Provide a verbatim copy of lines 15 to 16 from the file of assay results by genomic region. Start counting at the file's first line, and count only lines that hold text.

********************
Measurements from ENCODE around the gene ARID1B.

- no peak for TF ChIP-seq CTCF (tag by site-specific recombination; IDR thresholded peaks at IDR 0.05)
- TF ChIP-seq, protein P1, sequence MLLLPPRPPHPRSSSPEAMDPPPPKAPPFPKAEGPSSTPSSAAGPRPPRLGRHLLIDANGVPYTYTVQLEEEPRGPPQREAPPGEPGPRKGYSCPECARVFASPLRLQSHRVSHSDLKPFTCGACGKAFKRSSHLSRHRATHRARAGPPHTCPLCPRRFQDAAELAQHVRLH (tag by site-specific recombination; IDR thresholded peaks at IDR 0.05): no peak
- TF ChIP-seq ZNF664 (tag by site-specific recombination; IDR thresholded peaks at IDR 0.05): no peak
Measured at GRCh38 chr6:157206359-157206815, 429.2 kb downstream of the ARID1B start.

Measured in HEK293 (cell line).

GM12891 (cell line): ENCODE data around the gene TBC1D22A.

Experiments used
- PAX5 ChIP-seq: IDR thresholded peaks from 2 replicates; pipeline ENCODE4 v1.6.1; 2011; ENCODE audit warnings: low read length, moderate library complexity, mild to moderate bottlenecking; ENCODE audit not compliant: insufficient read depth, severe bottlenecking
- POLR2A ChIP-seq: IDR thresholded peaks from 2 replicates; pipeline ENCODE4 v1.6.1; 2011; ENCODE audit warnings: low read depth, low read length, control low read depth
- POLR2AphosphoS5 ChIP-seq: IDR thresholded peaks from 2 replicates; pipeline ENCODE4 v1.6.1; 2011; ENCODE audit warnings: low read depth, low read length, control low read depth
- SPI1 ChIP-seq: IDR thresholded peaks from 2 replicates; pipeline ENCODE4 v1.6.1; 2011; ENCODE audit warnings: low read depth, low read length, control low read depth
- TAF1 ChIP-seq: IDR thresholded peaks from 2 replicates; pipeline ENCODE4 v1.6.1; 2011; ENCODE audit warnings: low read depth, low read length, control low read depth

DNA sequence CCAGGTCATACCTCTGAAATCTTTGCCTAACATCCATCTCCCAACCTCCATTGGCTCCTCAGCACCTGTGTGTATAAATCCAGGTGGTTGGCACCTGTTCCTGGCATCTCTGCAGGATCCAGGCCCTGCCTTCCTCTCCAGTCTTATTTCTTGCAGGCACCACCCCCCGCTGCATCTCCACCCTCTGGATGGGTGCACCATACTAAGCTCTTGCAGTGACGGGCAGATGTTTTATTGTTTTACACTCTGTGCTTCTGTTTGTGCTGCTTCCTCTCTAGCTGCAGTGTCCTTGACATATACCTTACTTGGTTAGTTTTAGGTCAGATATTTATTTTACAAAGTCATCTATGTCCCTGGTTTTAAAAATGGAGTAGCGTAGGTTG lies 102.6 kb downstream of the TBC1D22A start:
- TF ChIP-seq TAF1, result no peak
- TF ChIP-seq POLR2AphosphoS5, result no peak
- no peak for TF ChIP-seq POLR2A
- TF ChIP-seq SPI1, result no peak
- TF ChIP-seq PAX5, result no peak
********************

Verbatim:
- TF ChIP-seq TAF1, result no peak
- TF ChIP-seq POLR2AphosphoS5, result no peak